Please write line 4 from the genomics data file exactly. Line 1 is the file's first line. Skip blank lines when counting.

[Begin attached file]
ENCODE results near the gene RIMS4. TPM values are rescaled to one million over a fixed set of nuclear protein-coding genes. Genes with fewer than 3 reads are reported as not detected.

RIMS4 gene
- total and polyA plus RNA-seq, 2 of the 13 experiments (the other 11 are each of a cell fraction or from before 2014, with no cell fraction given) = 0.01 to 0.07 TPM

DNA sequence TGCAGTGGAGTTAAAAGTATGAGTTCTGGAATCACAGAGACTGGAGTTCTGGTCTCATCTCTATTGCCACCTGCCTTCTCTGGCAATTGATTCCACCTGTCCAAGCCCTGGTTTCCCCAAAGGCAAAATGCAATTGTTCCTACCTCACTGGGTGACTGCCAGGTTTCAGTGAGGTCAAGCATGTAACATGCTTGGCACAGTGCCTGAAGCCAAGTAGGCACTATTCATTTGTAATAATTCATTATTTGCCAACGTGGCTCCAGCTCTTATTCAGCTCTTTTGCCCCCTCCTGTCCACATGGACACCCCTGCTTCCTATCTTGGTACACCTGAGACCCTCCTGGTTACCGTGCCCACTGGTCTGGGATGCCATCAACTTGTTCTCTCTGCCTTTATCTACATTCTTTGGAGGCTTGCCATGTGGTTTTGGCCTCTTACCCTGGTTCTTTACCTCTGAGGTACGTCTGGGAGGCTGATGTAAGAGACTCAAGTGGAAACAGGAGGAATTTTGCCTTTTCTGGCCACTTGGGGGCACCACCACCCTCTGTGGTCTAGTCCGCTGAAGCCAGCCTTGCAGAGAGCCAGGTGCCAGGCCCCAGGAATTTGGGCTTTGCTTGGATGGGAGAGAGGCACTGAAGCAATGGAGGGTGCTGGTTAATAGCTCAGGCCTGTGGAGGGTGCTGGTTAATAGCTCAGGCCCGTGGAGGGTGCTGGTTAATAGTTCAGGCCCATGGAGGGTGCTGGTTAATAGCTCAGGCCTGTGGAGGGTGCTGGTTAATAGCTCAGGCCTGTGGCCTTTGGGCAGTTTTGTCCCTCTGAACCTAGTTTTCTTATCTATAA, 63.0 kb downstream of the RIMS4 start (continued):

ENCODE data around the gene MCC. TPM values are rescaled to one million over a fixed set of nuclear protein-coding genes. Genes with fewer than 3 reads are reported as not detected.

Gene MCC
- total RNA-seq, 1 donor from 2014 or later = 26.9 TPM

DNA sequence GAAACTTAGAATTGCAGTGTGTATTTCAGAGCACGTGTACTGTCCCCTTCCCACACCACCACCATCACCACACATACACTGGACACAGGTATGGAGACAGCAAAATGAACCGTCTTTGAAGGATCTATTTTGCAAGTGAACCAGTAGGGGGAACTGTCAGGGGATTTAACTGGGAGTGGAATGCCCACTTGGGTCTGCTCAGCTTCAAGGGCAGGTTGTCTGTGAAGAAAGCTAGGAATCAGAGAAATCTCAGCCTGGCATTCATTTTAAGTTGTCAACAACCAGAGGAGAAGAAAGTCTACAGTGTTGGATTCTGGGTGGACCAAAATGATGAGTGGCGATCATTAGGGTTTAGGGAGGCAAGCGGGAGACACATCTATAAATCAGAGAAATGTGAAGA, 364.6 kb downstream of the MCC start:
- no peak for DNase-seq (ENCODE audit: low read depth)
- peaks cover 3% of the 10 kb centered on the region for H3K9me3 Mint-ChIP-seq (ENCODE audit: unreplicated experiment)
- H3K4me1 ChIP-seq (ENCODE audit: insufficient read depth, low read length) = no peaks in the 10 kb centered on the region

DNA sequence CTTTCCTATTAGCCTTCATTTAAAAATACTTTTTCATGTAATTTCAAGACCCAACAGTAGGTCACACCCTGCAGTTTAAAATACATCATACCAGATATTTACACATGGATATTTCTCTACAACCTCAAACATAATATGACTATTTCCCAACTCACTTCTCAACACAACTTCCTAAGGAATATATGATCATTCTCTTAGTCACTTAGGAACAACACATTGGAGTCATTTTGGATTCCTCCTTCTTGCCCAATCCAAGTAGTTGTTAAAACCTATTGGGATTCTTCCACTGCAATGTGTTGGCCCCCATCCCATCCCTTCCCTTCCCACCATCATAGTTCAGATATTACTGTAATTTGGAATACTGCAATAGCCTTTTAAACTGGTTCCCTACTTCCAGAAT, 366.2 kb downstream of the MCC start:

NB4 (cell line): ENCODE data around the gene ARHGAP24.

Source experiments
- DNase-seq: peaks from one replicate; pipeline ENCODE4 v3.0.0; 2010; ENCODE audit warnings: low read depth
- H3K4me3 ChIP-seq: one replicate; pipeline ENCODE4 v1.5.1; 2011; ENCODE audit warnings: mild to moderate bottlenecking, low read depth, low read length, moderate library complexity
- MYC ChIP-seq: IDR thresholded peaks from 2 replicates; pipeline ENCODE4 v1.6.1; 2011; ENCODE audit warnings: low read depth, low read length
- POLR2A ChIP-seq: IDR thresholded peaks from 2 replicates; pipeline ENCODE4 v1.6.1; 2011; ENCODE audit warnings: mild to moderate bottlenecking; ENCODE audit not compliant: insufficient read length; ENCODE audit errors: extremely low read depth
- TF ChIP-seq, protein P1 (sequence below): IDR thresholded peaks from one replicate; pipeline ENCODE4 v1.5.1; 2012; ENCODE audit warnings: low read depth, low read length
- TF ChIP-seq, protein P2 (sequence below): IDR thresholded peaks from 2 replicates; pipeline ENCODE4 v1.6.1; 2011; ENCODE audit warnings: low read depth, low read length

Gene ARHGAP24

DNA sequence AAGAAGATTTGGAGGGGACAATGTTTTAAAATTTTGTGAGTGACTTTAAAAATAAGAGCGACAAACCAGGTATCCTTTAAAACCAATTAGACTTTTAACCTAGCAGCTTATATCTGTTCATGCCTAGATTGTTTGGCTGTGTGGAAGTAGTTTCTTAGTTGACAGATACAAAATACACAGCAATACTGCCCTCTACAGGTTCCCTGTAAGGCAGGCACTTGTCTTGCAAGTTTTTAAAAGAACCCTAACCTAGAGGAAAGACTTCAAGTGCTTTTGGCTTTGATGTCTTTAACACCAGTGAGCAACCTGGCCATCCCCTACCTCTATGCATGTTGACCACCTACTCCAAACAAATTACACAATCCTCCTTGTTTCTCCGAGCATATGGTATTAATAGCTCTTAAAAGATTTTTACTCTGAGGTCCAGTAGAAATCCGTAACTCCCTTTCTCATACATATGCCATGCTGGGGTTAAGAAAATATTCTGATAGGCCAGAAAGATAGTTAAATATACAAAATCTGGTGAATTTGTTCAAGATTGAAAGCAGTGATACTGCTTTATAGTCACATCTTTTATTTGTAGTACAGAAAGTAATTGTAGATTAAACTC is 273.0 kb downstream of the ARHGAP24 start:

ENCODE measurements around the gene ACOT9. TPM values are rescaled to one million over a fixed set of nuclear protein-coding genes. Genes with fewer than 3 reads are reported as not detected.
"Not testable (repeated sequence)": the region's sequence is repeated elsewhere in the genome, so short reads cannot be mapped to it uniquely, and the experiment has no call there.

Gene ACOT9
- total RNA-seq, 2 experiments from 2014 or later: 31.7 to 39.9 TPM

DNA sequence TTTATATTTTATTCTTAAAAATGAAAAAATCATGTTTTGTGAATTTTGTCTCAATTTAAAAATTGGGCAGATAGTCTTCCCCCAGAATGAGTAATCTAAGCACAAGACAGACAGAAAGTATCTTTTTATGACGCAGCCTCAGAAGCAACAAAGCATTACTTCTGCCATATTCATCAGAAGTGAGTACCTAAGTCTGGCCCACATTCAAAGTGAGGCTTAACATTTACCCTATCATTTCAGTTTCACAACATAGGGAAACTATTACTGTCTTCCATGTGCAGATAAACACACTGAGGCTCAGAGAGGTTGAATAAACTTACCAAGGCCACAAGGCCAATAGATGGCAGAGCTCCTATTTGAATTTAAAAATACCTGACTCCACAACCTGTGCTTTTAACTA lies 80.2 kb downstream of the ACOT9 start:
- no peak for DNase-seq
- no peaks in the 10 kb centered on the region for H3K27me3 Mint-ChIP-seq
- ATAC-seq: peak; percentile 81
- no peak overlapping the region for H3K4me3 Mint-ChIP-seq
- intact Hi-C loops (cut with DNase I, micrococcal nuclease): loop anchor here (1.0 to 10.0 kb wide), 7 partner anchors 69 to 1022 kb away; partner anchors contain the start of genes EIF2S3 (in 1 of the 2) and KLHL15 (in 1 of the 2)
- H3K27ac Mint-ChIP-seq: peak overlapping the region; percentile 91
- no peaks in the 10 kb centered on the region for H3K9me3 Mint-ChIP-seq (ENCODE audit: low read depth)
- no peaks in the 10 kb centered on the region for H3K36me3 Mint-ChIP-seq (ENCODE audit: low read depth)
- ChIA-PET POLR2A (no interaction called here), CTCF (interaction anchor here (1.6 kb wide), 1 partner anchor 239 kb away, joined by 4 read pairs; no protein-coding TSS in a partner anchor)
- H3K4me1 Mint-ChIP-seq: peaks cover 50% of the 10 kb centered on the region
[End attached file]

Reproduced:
DNA sequence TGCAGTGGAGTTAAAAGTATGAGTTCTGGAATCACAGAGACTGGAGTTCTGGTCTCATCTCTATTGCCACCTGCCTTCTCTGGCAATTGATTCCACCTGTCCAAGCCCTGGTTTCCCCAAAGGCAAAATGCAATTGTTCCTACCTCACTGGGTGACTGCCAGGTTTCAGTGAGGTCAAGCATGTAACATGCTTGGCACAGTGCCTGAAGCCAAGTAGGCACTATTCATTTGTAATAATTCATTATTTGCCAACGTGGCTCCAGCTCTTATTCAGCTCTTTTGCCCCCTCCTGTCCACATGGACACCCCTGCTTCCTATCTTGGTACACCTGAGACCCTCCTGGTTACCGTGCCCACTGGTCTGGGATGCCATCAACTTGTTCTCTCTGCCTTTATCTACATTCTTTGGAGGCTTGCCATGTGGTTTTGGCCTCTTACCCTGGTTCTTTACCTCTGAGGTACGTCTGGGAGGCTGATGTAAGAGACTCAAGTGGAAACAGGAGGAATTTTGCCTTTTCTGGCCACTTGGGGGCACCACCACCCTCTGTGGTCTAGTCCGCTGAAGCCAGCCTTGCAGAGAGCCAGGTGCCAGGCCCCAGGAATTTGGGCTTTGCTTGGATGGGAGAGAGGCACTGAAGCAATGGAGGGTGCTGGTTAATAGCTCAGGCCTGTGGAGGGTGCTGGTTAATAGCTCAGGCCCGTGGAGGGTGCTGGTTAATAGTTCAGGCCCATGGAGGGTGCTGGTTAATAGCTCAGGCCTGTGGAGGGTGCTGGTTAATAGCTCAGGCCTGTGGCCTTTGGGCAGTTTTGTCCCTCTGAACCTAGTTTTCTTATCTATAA, 63.0 kb downstream of the RIMS4 start (continued):